President-elect Joe Biden promised on the campaign trail to reverse the Trump administration’s policy of breaking ties with Cuba, and that has U.S. farm groups once again hoping their farmers will benefit with increased trade.

Cuba, despite all of the trade and travel restrictions imposed by the U.S., remains the fourth largest foreign market for U.S. poultry, and the American ag sector wants to see the island nation return to making large purchases of rice, wheat, corn and soybeans. It started to look like that might be possible toward the end of the Obama administration, as the two countries reforged ties and encouraged travel, but that came to a halt in 2017.

“We need a new Cuba policy,” Biden said this summer during a campaign swing through Florida. “The (Trump) administration’s approach is not working. Cuba is no closer to freedom and democracy than it was four years ago.”

Although there were no major Cuba trade breakthroughs during the years that Obama and Biden were in the White House, momentum was building towards that goal, says Doug Keesling, a farmer, business owner and member of the Kansas Wheat Commission. “I see a new administration and it’s a new day. … We’re putting new seed in the ground with a new administration, looking for a good harvest.”

Biden stoked that optimism on the campaign trail this year, telling CBS Miami in an interview that he intends to go back to the Obama policy of strengthening ties with Cuba.

“What we did when we changed the policy — we began to open up and get so much more support from the region and that’s what we should be doing right now,” Biden said. “There’s no reason to continue the policy that Trump has put in place.”

While Biden's comments on the campaign trail may have boosted those hoping for a better trading relationship with Cuba, voters in South Florida also reacted to the idea. There, President Donald Trump outperformed some expectations and Republicans were also able to flip a Miami-area congressional seat. 

Cuba imports about $2 billion worth of ag commodities per year, and the U.S. — which lies only about 100 miles to the north of the island nation — supplies only about 10% of that demand, says Paul Johnson, president of the U.S. Agriculture Coalition for Cuba (USACC).

“It’s exciting times right now,” Keesling told Agri-Pulse about the potential of regaining a share of the Cuban market.

Cuba imports about 30 million bushels of wheat every year, and the U.S. Wheat Associates — a member of the USACC — says it should be buying most, or all, of it from the U.S. because of the proximity between buyers and sellers. But Cuba hasn’t bought any U.S. wheat since 2011, importing instead from Europe and Canada.

“The United States has a natural advantage in that region, with an 80% share of the wheat market over the past decade,” according to an analysis by USW. “In the nearby Dominican Republic, U.S. wheat typically has a market share of over 90%.”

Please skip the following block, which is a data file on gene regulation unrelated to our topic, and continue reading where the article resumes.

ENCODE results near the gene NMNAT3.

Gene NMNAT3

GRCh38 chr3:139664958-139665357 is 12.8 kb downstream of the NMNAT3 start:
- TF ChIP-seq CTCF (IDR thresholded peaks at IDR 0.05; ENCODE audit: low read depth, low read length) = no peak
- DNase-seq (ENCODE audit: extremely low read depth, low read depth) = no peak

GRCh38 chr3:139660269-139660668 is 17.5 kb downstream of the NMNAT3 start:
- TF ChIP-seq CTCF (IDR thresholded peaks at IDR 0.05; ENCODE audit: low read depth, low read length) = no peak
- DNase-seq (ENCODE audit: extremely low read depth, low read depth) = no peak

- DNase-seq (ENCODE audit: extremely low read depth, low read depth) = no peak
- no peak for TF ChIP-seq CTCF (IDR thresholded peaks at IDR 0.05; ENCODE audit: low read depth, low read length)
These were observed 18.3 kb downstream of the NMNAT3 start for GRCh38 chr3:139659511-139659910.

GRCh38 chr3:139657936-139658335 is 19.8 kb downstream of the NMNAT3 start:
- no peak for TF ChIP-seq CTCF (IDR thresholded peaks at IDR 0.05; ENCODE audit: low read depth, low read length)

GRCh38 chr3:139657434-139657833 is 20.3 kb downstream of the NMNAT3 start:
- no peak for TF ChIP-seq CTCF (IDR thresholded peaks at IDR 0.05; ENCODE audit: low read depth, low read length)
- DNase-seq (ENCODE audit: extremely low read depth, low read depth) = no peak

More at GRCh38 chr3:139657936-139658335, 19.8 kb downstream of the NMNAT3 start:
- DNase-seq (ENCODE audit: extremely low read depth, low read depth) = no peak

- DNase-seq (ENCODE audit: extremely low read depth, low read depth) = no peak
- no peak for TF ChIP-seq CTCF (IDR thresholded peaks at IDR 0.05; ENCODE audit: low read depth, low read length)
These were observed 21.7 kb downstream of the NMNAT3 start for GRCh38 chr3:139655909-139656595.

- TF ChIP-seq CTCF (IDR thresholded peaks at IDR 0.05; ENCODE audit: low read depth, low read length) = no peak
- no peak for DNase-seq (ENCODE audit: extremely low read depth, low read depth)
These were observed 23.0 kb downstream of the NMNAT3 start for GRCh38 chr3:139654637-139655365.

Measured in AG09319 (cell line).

U.S. rice farmers also have a lot to gain from getting back into the Cuban market, where they once sold tens of millions of dollars of the grain.

“It has been USA Rice’s long-standing policy that we support restoration of normal commercial trade and travel between the United States and Cuba, and we look forward to working with the Biden Administration and the 117th Congress to restore this once thriving market for U.S. grown rice,” USA Rice Federation President Betsy Ward told Agri-Pulse.

The U.S. sold $64 million worth of rice to Cuba in 2004, but the totals have declined since then, reaching zero in 2009. There were some relatively small shipments in 2012 and 2017, but nowhere near previous levels.

Betsy Ward, USA Rice Federation

There are plenty of Trump’s restrictions that Biden will be able to peel back almost immediately, including travel restrictions such as the one enacted in September that prohibits Americans from staying in most of the hotels in Cuba.

“Today, as part of our continuing fight against communist oppression, I am announcing that the Treasury Department will prohibit U.S. travelers from staying at properties owned by the Cuban government,” Trump announced in a September speech. He also announced restrictions on bringing back tobacco and alcohol from Cuba.

Repealing travel and other restrictions would be a good start and it’s what the coalition is calling for, but the key change in policy for ag trade will need congressional action.

It was the Trade Sanctions Reform and Export Enhancement Act of 2000 that allowed the U.S. to export farm commodities to Cuba, but it also requires Cubans to pay cash in advance for U.S. rice, corn, wheat and other commodities. The Treasury Department tightened those payment provisions further in 2005, requiring U.S. sellers be paid even before the shipment leaves the U.S. port.

All of this makes the U.S. less competitive, especially when government-subsidized exporters in countries like Vietnam or Thailand offer multi-year financing.

“We’re not asking for public money,” USACC's Johnson said. “We’re asking for individuals and companies to be able to take the risk of repayment of debt.”

Steve Mercer, a spokesman for the U.S. Wheat Associates, says the ability to offer credit to Cubans will be key.

“Other people are offering credit, which for a country that doesn’t have access to a lot of U.S. dollars – that’s a huge thing.”

But for now, Johnson says he’s just hoping the incoming Biden administration will undo the complications to trade with Cuba that the Trump administration set. At a minimum, Johnson said he expects the harsh anti-Cuba rhetoric to stop flowing from the White House.

“U.S. wheat growers would be very happy to see diplomatic relations renewed with Cuba and the renewal of the opportunity to once again share our wheat with the Cuban people,” Mercer said.

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